The professional journal Indoor Air published a report in September detailing an investigation into how long aerosol droplets of the coronavirus that causes COVID-19 persist in hospital elevators and offered specific measures to reduce the risk of transmitting the disease. The investigators, funded by the University of Amsterdam, using a special spray nozzle that could mimic a single cough, sprayed a “controlled quantity” of glycerol/ethanol droplets inside elevators. The evaporating ethanol has “the same size distribution as evaporated respiratory droplets from a single cough.” They were then able to test for aerosol particles at the back of the elevators, at half height. The elevator was operated normally, with 10-20% door-open time. The test found that it took 12-18 min for the number of particles to diminish 100-fold, both in medium-sized and large elevator cars, but that time was reduced significantly when the doors were left open. The article went on to describe how much coronavirus could be released into an elevator car from a mildly ill person under scenarios involving loud talking or a cough.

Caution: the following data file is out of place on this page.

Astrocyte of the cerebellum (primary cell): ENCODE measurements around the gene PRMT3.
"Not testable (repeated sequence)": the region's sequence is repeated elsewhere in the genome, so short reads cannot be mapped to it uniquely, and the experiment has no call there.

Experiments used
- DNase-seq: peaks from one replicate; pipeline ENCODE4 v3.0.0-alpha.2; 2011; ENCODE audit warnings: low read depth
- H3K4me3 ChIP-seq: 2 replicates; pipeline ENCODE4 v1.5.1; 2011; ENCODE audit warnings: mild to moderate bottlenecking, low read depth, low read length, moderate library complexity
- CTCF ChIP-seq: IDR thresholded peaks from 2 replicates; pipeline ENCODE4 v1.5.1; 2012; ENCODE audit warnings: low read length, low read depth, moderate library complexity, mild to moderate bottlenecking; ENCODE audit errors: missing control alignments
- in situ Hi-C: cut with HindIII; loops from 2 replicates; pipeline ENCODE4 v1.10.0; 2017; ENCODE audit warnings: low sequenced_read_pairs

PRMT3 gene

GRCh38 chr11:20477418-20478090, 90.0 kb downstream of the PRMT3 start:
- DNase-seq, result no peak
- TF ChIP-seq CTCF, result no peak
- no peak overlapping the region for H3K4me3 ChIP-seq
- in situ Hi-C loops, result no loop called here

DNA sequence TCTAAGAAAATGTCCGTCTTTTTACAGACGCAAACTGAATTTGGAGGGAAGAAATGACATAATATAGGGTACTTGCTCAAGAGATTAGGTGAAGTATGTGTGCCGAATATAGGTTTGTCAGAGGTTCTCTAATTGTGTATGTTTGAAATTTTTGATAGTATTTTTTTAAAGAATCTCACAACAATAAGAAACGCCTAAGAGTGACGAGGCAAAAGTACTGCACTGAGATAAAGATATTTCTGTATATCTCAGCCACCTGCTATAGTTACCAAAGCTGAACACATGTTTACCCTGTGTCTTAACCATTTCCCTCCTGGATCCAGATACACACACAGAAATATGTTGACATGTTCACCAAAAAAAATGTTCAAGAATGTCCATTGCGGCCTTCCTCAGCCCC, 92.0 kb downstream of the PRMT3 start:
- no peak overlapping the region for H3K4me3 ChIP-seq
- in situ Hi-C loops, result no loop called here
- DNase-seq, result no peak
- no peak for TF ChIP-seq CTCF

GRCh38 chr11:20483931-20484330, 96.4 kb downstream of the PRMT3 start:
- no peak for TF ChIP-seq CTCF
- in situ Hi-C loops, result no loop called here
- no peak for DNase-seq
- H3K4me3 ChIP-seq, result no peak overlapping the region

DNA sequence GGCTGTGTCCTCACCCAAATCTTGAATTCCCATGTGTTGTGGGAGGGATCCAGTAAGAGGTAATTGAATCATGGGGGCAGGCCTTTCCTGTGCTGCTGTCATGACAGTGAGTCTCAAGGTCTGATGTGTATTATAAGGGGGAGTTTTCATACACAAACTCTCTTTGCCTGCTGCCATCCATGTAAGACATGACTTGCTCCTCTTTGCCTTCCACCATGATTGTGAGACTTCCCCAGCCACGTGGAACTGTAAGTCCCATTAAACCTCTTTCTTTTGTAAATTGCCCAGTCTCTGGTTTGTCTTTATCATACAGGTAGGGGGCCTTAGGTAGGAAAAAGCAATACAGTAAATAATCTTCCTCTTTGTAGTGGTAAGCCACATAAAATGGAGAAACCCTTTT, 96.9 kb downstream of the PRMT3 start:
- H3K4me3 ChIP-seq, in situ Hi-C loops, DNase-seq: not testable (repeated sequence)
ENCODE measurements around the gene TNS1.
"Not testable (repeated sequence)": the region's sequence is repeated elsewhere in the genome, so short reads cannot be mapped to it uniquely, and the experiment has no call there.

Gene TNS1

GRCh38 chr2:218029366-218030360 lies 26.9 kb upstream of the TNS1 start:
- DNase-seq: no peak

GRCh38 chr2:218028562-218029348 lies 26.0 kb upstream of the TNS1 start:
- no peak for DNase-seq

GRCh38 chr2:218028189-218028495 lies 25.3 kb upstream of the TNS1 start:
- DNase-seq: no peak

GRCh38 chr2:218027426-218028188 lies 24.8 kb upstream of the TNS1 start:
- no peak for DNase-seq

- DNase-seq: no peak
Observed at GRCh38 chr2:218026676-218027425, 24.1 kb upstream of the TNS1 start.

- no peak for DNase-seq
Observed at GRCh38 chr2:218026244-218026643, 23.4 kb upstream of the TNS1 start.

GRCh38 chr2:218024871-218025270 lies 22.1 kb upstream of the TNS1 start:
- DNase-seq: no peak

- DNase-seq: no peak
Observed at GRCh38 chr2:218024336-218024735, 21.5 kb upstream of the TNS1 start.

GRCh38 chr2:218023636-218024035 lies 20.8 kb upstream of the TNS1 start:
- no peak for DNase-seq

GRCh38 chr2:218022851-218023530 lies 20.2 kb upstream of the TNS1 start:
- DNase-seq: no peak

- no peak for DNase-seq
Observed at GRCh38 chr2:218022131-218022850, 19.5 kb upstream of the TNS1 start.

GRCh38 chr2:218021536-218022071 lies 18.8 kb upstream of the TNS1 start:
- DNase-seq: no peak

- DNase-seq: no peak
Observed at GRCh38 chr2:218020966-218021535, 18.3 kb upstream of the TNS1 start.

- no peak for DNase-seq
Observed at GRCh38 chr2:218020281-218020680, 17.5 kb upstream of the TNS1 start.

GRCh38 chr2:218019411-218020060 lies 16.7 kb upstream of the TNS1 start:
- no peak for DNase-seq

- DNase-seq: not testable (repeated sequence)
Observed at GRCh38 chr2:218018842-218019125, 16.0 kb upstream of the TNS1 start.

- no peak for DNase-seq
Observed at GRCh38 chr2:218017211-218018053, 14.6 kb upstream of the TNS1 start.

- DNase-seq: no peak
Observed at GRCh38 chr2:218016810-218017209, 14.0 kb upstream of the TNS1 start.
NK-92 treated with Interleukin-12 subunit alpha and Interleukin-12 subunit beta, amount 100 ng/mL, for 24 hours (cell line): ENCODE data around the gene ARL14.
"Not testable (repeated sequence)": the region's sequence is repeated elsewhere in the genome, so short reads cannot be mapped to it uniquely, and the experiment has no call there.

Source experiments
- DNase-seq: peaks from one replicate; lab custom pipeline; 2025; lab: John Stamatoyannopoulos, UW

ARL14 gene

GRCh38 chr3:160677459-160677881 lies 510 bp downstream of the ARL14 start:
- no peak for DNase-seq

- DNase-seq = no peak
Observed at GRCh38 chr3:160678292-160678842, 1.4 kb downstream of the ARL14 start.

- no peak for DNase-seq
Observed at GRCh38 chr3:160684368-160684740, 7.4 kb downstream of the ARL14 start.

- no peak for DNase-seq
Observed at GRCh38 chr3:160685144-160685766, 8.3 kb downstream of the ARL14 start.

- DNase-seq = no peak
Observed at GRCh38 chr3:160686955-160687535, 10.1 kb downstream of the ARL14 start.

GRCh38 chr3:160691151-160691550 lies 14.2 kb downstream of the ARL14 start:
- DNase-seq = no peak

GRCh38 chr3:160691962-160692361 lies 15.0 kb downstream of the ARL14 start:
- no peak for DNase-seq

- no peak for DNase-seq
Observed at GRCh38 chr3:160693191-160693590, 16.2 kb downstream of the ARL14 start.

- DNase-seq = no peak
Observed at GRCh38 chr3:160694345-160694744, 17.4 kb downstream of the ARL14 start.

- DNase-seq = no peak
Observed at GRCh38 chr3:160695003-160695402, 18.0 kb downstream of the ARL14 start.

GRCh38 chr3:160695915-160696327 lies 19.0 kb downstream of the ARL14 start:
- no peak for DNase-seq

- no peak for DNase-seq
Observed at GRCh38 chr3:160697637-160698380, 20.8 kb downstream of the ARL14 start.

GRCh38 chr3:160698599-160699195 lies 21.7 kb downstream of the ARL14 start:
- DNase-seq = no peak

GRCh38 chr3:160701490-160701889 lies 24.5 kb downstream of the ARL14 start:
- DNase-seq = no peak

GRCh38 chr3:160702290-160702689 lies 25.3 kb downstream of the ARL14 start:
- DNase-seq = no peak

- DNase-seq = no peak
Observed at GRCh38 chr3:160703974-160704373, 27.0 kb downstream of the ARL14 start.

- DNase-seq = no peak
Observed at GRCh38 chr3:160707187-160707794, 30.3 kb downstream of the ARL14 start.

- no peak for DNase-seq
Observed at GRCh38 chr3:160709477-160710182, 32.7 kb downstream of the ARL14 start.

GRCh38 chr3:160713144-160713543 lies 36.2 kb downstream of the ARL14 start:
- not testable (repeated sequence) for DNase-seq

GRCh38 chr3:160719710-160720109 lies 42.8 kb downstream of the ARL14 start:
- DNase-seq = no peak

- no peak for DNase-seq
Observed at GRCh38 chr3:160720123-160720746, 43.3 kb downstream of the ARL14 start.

As a result of the tests, the authors offered several suggestions for reducing the risk of coronavirus infection inside elevators, including adjusting the doors so they stay open longer and mechanically altering the ventilation system. Rather than exhausting air through the top of the car into the hoistway (as is the case in many hospital elevators), the proposed alteration draws in fresh, filtered air from the hoistway. They also noted that ventilation systems shut off within 2 min when the observed cars were idle. The authors suggested they be reprogrammed to remain on longer, which would increase the air exchange. To read the full report, visit bit.ly/308V3ec.
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